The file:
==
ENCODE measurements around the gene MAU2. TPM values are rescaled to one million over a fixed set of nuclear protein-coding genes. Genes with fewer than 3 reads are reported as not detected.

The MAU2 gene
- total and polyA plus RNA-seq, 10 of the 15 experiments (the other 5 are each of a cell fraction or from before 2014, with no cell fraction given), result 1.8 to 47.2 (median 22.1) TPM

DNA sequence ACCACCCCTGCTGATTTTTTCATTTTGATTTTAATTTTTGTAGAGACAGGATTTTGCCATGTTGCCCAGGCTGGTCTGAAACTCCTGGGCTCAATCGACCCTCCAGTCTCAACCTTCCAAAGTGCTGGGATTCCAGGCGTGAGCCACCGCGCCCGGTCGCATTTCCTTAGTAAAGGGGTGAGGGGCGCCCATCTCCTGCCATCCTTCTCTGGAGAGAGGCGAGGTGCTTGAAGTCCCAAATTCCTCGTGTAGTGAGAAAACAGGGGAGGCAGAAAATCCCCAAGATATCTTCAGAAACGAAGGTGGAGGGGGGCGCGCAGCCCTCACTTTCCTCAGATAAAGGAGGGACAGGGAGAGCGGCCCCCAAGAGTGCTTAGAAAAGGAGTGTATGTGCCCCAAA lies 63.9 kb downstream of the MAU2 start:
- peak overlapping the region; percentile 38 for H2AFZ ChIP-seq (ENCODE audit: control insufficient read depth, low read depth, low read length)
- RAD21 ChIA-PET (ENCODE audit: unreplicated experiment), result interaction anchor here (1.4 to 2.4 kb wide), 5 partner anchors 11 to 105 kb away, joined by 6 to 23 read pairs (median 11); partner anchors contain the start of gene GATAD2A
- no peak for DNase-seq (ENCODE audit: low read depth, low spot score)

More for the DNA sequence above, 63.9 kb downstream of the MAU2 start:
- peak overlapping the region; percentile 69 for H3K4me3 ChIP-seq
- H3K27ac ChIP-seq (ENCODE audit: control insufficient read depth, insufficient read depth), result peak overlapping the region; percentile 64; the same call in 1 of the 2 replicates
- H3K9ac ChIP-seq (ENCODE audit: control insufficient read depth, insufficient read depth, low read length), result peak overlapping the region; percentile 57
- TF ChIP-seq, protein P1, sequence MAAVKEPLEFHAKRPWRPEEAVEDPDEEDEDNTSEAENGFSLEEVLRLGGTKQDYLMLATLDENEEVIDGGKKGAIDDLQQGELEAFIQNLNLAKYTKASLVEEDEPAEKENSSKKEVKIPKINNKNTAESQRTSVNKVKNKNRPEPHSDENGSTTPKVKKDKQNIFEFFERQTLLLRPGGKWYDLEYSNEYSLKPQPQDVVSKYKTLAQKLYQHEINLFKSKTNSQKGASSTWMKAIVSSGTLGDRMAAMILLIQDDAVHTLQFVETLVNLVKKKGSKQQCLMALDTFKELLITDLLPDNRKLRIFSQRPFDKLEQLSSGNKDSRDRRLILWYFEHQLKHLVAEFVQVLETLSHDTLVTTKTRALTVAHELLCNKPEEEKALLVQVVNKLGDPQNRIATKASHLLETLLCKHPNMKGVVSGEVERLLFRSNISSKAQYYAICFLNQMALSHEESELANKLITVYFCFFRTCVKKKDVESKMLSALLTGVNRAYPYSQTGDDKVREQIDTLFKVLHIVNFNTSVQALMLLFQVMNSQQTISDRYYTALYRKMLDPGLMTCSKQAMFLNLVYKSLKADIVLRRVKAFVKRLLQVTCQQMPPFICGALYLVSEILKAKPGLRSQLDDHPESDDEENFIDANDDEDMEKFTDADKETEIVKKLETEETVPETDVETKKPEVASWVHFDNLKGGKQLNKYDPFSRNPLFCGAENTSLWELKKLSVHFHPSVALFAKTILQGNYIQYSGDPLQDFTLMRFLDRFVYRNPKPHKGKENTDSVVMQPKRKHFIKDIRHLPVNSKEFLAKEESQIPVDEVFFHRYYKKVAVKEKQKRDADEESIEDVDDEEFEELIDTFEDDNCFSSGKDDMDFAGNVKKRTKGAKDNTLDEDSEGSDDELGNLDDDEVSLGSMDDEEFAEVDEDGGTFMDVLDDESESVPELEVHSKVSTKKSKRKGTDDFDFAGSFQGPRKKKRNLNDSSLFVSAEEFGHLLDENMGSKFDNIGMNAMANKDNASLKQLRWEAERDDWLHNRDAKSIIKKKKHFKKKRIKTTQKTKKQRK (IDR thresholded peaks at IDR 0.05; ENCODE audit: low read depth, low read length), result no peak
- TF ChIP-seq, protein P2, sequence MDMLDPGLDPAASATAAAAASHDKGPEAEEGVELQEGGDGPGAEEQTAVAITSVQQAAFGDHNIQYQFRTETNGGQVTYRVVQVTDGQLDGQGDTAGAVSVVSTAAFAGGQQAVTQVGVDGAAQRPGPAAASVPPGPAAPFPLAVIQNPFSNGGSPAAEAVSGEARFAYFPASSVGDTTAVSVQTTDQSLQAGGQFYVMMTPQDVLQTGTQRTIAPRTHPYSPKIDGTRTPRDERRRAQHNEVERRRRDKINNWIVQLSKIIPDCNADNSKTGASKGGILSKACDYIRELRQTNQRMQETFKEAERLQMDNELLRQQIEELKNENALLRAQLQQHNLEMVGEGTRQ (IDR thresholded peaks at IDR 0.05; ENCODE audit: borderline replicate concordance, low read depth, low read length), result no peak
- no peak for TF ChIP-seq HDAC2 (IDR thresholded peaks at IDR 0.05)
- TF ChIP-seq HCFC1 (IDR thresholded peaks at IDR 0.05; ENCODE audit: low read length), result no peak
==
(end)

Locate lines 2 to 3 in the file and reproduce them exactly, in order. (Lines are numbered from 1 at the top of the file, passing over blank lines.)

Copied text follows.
The MAU2 gene
- total and polyA plus RNA-seq, 10 of the 15 experiments (the other 5 are each of a cell fraction or from before 2014, with no cell fraction given), result 1.8 to 47.2 (median 22.1) TPM